Peter: When you can see the jokes coming, it’s not a good joke. There’s an old saying in boxing You never see the punch that knocks you out. That should work for jokes as well.
Jeffrey: But I think that in order to go back to where we started with this (jokes versus wit) I think one of my biggest influences is Noel Coward. Noel Coward did not write jokes. Noel Coward wrote situations that was inherently funny to people who on their second honeymoon go out to their respective balconies in the South of France and who do they run into but their ex-spouses and everyone has stolen that situation and PRIVATE LIVES was the play. But at the time it was kind of risqué and of course what are they going to do, they are going to fall back in love. They are going to fall back in love, fight, break up and get married, and break up and get married and that was the premise. But you can see that really witty stuff would come out of that. But very few jokes…he had jokes like (I’m going to butcher this) because one of them had been on a trip How was Egypt? Very dry. That’s not a joke, that’s wit. And how were the plains of Spain? Very, very wet. You know the kind of thing, that’s not really joke writing.
Peter is talking about constructed jokes. But what’s nice about that (and I butchered it a little) but the nice thing and the Noel Coward example, there’s a rhythm (just like in a joke) there’s a set up and a pay off. If you say very, very wet and you don’t say very, very dry, people will unconsciously be waiting for it and if they don’t hear it, they’ll be disappointed in it and they’ll wonder why. One of the movies that works great for me is the first and the second BACK TO THE FUTURE because everything, by the way this is what structure is…oh! I’ve got a new question. May I?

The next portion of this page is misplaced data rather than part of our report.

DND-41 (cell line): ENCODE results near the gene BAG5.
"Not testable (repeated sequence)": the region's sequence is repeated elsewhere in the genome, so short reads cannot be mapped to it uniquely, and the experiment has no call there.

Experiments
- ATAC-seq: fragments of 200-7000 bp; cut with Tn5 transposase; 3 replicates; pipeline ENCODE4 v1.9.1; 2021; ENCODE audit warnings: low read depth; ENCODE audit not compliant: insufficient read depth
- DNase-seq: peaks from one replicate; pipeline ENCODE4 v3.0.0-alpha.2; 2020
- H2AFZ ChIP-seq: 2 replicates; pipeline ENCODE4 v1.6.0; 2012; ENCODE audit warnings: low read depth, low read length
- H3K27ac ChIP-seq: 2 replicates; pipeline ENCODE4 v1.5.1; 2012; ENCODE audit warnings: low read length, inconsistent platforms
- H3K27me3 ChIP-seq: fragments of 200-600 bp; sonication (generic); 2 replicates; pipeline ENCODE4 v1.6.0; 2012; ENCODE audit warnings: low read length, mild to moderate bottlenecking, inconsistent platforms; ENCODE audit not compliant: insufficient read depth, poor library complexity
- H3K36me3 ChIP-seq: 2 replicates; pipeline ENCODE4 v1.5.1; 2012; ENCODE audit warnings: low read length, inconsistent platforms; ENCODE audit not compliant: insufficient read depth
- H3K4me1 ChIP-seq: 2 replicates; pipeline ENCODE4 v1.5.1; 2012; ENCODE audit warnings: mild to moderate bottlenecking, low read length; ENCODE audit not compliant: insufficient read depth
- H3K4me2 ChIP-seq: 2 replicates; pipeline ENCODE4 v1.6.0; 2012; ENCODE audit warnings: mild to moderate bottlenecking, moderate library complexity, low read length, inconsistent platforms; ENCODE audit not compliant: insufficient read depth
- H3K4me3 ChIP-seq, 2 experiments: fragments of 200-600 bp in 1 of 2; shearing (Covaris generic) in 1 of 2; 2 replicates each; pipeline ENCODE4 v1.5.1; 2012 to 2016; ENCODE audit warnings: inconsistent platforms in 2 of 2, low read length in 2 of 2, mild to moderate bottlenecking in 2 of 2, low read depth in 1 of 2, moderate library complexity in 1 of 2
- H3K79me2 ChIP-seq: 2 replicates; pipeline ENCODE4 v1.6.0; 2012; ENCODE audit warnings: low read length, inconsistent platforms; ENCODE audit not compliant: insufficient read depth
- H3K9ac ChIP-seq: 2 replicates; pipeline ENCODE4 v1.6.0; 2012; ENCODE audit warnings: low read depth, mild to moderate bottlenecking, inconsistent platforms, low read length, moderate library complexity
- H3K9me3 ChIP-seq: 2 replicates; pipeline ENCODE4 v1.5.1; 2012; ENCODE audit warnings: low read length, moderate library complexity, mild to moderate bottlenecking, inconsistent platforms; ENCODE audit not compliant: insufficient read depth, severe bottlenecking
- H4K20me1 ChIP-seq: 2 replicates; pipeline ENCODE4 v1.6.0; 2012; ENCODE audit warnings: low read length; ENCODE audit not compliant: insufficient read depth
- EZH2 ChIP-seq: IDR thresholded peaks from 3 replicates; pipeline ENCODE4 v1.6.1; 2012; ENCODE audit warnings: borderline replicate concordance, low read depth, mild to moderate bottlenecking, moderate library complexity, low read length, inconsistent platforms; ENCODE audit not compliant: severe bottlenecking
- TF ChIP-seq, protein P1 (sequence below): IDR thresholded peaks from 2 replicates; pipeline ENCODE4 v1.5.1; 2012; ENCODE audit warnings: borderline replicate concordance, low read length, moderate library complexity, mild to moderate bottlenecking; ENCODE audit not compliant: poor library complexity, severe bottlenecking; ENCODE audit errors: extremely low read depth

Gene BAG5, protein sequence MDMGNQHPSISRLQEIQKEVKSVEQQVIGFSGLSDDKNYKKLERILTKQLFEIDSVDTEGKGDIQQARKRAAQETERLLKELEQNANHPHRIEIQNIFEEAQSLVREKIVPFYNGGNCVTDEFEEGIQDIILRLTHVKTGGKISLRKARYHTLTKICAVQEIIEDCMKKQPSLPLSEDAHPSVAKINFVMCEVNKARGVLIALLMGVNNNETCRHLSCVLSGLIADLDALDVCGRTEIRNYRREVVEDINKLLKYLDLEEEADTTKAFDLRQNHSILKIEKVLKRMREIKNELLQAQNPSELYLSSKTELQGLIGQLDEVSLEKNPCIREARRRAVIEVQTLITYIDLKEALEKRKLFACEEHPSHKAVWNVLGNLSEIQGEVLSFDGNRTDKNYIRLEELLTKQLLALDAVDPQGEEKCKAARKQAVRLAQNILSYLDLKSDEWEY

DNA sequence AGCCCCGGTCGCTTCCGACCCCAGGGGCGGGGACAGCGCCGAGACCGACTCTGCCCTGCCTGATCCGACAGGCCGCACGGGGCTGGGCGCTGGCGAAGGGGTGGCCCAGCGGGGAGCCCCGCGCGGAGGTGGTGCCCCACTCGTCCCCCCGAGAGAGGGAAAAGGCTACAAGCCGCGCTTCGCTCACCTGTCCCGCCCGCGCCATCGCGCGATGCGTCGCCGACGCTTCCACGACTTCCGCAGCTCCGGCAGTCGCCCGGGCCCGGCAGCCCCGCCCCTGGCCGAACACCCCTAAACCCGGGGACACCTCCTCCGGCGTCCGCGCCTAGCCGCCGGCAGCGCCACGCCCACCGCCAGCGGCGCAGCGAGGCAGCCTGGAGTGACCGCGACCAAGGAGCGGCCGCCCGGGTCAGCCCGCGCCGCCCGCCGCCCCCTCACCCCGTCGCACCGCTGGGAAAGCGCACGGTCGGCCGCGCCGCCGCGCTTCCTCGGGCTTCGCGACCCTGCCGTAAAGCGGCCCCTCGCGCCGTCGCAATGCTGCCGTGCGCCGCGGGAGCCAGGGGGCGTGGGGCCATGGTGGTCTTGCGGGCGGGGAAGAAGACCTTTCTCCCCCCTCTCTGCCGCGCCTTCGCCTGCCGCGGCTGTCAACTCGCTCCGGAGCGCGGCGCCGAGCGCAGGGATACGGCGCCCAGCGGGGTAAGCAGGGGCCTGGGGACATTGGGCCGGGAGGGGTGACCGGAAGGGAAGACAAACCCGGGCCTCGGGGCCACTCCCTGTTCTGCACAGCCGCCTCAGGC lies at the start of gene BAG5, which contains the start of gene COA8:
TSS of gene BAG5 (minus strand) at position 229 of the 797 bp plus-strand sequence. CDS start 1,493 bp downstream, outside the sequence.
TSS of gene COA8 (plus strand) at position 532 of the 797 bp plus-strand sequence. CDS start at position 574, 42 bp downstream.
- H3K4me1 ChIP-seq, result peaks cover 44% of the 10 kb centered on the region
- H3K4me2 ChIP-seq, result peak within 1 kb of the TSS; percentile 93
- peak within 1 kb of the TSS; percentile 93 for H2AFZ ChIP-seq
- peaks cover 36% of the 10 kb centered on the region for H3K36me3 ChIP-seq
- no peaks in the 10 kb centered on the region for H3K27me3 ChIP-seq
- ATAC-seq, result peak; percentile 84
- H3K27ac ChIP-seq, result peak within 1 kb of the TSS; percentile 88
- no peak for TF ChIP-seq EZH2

Film Courage: Please do.
Jeffrey: This comes a lot from my childhood and my training. My dad and his friends always said All structure really is is set-up and pay off. Some things you set-up and pay off quickly. Some thing you set-up halfway through a script, pay if off later. But if you set up something and don’t pay it off people are going to notice that the film or the play…
Peter: Something is missing.
Jeffrey: Something is missing. So really people for a long time have over-complicated the idea of structure. Really all it comes down to is setting-up and paying off. If you don’t do that, you don’t have something properly structured.